. However, the angular momentum of the ith particle is
,
so we obtain
.
If the particles all have the same charge-to-mass ratio , then it factors out of the sum, and
,
where L is the total angular momentum. Note that for electrons, this then gives , the same result we obtained here for a single electron in a circular orbit.

Monday Math 123

June 14, 2010

What is the smallest number of integers needed, such that one is guaranteed to have a subset of three integers whose sum is divisible by three?
Solution:

Physics Friday 123

June 11, 2010

Part 3: Vector Potential of a Solenoid

Consider the ideal, infinitely long solenoid of radius R, n turns per unit length, and carrying a current I. Let us use cylindrical coordinates (ρ, φ, z), with our z-axis on the axis of the solenoid, so that the field inside the solenoid is in the positive z direction (the current is in the positive φ direction). Then consideration of the symmetries and the right-hand rule indicates that the magnetic field is purely in the z direction. Consideration of Ampère’s Law in the integral form, , as described here over rectangular loops in a ρz plane indicates that the field is a uniform inside the solenoid, and vanishes outside the solenoid (see here). Now, what then is the magnetic vector potential (in the Coulomb gauge)?
(more…)

Monday Math 122

June 7, 2010

Find .
Solution:

Physics Friday 122

June 4, 2010

Part 2: The Vector Potential and Gauge Transformation.

In electrostatics, one often works not with the electric field, but the electric potential. Since the electric field is irrotational in electrostatics ( for all space), it must be the gradient of some scalar function. We choose the negative of this function as the potential, so that ; note that the potential is unique only up to a constant.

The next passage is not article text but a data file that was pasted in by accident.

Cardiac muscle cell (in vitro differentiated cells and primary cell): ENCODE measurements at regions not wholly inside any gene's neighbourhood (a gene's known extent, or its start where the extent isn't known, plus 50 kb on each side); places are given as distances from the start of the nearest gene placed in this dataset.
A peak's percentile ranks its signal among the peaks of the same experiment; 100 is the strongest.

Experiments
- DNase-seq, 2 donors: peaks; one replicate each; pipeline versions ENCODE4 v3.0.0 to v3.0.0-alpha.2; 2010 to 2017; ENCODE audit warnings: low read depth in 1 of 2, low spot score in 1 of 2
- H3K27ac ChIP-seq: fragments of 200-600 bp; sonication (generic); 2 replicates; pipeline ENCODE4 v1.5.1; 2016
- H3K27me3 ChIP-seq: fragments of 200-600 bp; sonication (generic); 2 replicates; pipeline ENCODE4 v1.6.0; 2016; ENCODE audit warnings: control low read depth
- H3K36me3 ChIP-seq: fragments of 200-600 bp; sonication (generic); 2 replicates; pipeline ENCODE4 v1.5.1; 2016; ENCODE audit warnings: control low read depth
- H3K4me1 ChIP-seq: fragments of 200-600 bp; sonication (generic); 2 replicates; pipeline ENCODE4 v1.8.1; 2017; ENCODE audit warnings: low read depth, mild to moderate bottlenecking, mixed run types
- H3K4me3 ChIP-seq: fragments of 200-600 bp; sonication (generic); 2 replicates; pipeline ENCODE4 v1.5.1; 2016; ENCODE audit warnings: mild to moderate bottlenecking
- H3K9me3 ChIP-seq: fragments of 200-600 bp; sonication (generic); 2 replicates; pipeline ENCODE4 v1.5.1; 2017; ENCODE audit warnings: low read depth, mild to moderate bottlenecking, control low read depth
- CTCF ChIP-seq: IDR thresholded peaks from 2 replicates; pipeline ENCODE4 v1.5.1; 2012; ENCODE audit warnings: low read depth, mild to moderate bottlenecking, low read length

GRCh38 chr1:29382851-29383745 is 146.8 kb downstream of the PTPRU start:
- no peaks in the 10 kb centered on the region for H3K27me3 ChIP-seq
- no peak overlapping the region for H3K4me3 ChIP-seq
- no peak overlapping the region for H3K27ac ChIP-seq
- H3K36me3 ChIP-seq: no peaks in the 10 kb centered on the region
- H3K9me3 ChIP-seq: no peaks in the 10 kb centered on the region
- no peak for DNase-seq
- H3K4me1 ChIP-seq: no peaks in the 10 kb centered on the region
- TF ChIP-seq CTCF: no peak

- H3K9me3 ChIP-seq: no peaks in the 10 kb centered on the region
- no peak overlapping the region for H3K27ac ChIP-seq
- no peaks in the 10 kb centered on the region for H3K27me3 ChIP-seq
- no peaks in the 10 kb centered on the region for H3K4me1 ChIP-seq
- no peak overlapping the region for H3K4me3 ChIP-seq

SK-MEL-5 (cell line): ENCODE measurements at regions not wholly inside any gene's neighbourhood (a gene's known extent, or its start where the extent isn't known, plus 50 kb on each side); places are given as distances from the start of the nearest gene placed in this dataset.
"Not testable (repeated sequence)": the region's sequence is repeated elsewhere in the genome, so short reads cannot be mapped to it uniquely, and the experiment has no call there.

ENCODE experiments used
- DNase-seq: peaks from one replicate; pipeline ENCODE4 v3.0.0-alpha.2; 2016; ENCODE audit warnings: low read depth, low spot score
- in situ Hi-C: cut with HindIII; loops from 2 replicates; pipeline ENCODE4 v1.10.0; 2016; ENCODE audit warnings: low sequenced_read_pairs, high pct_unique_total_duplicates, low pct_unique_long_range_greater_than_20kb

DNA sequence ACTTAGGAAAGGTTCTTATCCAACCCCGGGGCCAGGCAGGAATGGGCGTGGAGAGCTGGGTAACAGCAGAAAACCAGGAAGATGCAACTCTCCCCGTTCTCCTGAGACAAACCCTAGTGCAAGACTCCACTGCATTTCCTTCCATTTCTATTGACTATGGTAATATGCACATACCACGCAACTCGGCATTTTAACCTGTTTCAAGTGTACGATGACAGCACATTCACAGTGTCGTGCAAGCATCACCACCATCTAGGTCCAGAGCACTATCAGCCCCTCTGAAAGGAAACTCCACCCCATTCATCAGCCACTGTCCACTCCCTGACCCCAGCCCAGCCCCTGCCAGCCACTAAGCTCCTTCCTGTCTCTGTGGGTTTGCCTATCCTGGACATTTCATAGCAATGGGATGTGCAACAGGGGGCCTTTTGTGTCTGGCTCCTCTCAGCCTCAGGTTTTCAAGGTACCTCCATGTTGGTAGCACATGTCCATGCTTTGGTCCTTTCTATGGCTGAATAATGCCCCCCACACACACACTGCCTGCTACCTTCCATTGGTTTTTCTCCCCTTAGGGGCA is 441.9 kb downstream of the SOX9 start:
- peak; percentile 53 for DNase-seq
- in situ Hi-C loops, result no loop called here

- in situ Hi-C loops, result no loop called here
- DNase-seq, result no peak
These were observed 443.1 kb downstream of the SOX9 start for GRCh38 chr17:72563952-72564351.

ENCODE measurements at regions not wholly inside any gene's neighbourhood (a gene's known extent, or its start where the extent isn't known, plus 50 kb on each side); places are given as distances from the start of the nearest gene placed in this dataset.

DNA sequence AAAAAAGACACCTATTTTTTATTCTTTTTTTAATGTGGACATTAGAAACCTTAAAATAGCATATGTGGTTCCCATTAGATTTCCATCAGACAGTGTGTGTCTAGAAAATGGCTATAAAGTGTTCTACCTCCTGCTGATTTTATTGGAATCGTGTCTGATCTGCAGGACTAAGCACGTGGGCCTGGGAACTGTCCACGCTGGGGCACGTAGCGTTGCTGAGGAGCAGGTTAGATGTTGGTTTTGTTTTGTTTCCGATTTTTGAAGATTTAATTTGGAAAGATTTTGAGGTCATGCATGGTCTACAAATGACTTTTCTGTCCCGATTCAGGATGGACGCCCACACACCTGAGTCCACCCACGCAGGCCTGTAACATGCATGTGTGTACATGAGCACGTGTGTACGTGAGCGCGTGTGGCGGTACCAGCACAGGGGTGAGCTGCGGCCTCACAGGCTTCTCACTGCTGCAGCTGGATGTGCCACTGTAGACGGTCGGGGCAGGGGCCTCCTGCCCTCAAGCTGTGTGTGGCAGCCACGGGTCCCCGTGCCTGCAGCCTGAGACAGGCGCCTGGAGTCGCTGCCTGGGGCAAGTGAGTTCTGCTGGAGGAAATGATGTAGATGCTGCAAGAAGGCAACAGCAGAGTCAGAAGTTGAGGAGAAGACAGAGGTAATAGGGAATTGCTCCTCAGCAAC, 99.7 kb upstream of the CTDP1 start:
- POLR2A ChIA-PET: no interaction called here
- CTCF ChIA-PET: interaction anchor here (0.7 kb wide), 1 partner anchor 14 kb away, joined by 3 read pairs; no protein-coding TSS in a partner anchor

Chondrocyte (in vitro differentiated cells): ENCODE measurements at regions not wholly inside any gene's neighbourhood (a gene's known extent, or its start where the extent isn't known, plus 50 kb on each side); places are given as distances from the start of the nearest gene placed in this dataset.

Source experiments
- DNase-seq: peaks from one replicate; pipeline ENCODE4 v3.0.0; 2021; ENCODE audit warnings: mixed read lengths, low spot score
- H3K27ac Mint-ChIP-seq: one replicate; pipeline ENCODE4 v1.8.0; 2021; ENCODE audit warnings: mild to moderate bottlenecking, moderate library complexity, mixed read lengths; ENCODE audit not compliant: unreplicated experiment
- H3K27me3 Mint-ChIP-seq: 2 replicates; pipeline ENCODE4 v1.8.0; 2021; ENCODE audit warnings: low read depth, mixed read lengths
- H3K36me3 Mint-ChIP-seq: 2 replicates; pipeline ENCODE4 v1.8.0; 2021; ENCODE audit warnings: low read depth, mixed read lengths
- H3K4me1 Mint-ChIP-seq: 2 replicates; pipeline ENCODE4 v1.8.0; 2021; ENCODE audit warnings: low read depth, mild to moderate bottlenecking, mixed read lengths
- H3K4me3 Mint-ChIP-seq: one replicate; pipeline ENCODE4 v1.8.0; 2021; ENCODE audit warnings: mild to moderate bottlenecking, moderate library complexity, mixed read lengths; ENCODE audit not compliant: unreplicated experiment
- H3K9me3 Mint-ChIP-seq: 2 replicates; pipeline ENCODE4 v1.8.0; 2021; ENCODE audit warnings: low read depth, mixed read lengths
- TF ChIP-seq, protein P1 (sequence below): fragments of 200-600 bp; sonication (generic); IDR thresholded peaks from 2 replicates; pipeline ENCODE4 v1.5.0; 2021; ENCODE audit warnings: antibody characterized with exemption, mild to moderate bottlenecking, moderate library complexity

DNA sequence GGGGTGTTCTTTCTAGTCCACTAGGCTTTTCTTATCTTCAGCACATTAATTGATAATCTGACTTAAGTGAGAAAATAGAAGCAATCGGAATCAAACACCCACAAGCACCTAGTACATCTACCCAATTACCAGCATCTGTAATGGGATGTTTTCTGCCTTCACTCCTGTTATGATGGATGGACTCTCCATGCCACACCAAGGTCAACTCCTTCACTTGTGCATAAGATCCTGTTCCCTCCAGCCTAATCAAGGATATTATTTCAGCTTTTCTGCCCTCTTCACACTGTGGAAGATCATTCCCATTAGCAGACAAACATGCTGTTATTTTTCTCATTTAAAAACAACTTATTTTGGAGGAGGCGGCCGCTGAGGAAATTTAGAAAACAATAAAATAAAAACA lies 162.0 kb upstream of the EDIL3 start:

For magnetostatics, we have


,

Here, we use the first equation; since the magnetic field is divergence-free, it must be the curl of some vector field, which we call the vector potential:
. In fact, last week, we saw that , already showing that the magnetic field is the curl of a vector field, specifically .
However, just as the scalar electric potential may be transformed by addition of an arbitrary constant without changing the physics, the vector potential is not unique. Noting that the curl of the gradient of any scalar function is identically zero, adding the gradient of an arbitrary scalar field to the vector potential produces the same physics; this transformation is called a gauge transformation. Thus, our general form for the vector potential is
.

Substituting the definition of A into the equation for the curl of the field, we get
,
and using the identity for curl of a curl, we see
.
Thanks to the freedom of gauge transformation, we can choose a scalar φ so that . This is known as the Coulomb gauge. With this choice, we see the vector potential satisfies the (vector) Poisson equation .
Taking the divergence of
,
we see that the Coulomb gauge reduces to , since the integral term has zero divergence. For an unbounded space and the absence of sources at infinity, this reduces to a constant φ, which in turn gives us
.

Also of note, consider an orientable surface S bounded by a simple closed curve C, oriented via the right-hand rule. Then the magnetic flux through S is ; in terms of the vector potential, this is
;
and by Stokes’ theorem, the latter integral can be turned into an integral over the bounding curve C:
;
and the magnetic flux through a simple loop is equal to the line integral of the vector potential over the loop.